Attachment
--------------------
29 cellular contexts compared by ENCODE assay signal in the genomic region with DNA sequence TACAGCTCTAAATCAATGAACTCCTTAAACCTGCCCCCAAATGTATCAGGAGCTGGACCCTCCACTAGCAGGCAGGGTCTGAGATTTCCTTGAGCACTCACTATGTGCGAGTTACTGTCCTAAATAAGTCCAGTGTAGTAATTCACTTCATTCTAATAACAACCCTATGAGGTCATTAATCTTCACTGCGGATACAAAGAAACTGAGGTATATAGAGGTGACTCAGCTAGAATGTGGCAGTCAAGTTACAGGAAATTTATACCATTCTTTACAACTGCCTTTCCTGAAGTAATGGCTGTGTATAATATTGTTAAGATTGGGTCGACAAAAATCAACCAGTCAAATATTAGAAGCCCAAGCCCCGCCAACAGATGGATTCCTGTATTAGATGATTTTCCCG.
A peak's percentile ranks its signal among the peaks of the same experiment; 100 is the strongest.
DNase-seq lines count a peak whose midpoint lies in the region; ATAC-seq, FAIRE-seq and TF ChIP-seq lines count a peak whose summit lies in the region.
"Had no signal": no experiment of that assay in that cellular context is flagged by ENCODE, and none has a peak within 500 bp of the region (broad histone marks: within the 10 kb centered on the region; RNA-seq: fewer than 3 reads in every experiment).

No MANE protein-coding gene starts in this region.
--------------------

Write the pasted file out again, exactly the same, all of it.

29 cellular contexts compared by ENCODE assay signal in the genomic region with DNA sequence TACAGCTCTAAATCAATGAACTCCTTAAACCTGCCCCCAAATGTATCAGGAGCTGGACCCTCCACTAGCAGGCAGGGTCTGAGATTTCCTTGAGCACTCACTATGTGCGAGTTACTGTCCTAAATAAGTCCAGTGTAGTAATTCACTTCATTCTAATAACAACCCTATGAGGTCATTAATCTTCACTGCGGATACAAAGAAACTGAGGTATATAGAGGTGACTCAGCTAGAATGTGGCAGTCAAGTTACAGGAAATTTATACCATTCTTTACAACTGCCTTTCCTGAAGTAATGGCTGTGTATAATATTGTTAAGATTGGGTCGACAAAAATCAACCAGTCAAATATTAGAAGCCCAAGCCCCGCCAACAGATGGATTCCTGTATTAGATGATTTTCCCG.
A peak's percentile ranks its signal among the peaks of the same experiment; 100 is the strongest.
DNase-seq lines count a peak whose midpoint lies in the region; ATAC-seq, FAIRE-seq and TF ChIP-seq lines count a peak whose summit lies in the region.
"Had no signal": no experiment of that assay in that cellular context is flagged by ENCODE, and none has a peak within 500 bp of the region (broad histone marks: within the 10 kb centered on the region; RNA-seq: fewer than 3 reads in every experiment).

No MANE protein-coding gene starts in this region.